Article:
New fighting has broken out near the Congolese city of Goma, after the Democratic Republic of Congo government dismissed a demand for peace talks from the rebel group M23.
According to a VOA reporter on the ground in Goma, there was heavy weapons fire Monday about three kilometers from the edge of the city and about five kilometers from the city's airport.
An M23 spokesman, Vianney Kazarama, said the rebel group controls the northeastern part of Goma, the capital of Congo's North Kivu province.
There also are reports of weapons fire along the DRC's border with Rwanda. The DRC has accused Rwanda of supporting M23, which Rwanda has repeatedly denied.
M23 fighters moved to within a few kilometers of Goma over the past few days, after pushing back government troops and U.N. peacekeepers.
U.S. State Department spokeswoman Victoria Nuland called the situation "extremely dangerous and worrying."
"We are obviously deeply troubled by the rapidly deteriorating security and humanitarian crisis," she said. "In the DRC there are now some 60,000 people displaced just in the past three days, 500,000 since January."
The French ambassador to the U.N., Gerard Araud, blamed M23 for starting the latest fighting. He said France will introduce a resolution condemning M23 and calling for sanctions against the rebel group's leaders.
Asked whether those leaders would include anyone from Rwanda, he said the matter would have to be handled carefully.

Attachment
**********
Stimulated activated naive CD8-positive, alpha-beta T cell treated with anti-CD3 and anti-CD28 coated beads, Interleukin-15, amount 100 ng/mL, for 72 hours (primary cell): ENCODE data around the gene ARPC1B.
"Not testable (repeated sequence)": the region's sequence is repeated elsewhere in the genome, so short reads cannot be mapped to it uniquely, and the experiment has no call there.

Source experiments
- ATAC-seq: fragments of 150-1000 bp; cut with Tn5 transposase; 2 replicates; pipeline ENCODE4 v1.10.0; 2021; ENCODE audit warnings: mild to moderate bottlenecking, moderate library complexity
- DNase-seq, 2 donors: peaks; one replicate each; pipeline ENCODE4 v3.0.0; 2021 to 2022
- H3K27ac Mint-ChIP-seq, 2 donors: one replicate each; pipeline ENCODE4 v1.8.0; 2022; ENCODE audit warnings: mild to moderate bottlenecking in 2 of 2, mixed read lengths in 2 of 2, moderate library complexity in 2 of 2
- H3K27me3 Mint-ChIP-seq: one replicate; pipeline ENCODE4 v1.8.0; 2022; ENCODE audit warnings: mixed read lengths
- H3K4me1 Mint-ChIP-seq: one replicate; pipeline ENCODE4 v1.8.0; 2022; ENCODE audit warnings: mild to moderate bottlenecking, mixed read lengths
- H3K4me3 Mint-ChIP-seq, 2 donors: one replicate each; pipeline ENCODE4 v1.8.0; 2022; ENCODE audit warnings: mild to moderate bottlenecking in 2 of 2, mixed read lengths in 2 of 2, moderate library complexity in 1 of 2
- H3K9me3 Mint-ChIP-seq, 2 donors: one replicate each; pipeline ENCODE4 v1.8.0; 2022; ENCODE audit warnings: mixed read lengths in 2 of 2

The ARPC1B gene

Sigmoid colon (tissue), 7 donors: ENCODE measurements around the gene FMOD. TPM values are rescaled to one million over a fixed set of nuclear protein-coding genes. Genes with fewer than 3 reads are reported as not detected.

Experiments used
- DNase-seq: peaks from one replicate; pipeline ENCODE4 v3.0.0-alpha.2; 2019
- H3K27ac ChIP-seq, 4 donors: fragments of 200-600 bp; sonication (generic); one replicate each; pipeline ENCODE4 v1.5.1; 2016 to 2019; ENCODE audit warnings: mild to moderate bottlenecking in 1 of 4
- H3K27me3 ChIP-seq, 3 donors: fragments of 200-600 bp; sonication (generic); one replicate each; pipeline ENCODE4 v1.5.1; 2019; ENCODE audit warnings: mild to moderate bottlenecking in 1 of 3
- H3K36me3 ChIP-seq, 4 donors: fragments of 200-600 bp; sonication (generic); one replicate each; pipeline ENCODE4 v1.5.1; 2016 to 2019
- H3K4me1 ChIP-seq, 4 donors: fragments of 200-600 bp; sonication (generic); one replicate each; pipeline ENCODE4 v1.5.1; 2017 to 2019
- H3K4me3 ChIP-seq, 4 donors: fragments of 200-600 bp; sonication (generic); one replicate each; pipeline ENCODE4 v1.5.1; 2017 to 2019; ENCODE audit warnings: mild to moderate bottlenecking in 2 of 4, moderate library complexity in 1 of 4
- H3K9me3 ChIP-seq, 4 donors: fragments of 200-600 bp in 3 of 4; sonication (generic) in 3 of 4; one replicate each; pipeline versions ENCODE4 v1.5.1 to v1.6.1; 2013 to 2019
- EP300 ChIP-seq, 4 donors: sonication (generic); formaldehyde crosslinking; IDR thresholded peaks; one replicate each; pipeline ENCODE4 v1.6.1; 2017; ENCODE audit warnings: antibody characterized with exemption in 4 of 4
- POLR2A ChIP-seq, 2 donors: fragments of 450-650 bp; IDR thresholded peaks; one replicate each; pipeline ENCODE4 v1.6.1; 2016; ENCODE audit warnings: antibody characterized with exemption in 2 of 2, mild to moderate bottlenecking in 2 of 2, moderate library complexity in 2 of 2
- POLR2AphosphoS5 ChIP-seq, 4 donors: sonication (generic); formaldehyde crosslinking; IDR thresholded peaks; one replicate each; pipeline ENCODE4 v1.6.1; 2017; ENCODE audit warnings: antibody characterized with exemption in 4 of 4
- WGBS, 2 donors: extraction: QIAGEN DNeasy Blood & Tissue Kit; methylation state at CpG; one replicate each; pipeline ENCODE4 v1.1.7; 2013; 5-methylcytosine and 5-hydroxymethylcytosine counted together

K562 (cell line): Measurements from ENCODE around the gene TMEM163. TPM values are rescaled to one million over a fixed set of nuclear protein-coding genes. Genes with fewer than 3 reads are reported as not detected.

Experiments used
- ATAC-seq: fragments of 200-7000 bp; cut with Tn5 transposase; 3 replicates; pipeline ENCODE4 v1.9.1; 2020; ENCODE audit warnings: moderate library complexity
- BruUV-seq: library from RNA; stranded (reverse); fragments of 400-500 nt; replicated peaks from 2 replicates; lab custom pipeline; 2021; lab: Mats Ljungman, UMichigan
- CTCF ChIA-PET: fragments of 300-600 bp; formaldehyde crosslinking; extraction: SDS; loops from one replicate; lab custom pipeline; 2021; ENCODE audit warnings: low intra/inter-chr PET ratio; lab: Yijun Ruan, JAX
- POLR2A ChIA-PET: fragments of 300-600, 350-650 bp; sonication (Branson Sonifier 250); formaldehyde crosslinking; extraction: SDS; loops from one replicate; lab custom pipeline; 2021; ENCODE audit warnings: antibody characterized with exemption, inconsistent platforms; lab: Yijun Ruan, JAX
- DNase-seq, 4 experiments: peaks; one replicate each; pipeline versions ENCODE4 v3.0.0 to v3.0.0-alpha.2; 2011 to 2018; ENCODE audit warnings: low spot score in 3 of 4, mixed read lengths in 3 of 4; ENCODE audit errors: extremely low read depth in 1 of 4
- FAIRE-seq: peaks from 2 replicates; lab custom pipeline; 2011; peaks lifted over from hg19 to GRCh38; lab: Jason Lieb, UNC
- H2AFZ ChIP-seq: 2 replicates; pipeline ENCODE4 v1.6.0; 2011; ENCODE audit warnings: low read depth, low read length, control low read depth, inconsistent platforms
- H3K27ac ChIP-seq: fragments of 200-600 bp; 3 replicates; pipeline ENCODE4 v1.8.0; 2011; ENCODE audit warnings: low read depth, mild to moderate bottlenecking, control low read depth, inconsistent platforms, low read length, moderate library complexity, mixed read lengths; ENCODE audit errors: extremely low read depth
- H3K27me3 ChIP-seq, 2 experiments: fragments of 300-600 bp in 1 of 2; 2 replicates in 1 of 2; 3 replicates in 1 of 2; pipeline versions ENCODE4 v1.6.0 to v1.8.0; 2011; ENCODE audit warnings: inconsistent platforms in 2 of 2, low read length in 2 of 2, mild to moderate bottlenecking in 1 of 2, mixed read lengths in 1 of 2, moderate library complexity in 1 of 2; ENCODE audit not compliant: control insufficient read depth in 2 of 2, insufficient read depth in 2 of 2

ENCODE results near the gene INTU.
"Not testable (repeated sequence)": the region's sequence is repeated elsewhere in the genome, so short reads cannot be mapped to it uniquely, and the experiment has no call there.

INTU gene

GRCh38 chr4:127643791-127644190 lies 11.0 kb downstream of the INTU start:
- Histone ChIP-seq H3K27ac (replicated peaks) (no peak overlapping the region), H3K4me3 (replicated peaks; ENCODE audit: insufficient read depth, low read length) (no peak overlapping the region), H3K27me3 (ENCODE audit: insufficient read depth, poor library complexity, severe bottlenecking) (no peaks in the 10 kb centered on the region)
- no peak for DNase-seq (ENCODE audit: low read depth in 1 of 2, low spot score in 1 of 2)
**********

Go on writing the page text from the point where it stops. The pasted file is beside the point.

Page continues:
"The involvement of a country will obviously be part of the resolution – a delicate part of the resolution, but it will be in the resolution," he said.
The United Nations says some of the mortar fire from Monday's fighting landed near U.N. troops. It says peacekeepers will stay in the area to protect civilians, but that non-essential personnel will leave Goma.
The rebels Monday demanded that the government open peace talks within 24 hours or see a continuation of fighting around the eastern city.
The DRC government quickly rejected the demand. Government spokesman Lambert Mende said M23 is a "fiction" created by Rwanda to, in his words, hide its criminal activities in the DRC.
Most members of the M23 group are former Congolese soldiers who defected earlier this year, demanding better pay and weapons.
In its statement Monday, M23 accused the DRC of violating a 2009 agreement to integrate the rebels into the army.
Uganda also has denied allegations that it is supporting M23. The Kampala government has said that if the United Nations does not withdraw the allegations, it may remove its soldiers from international peacekeeping missions, including the one in Somalia.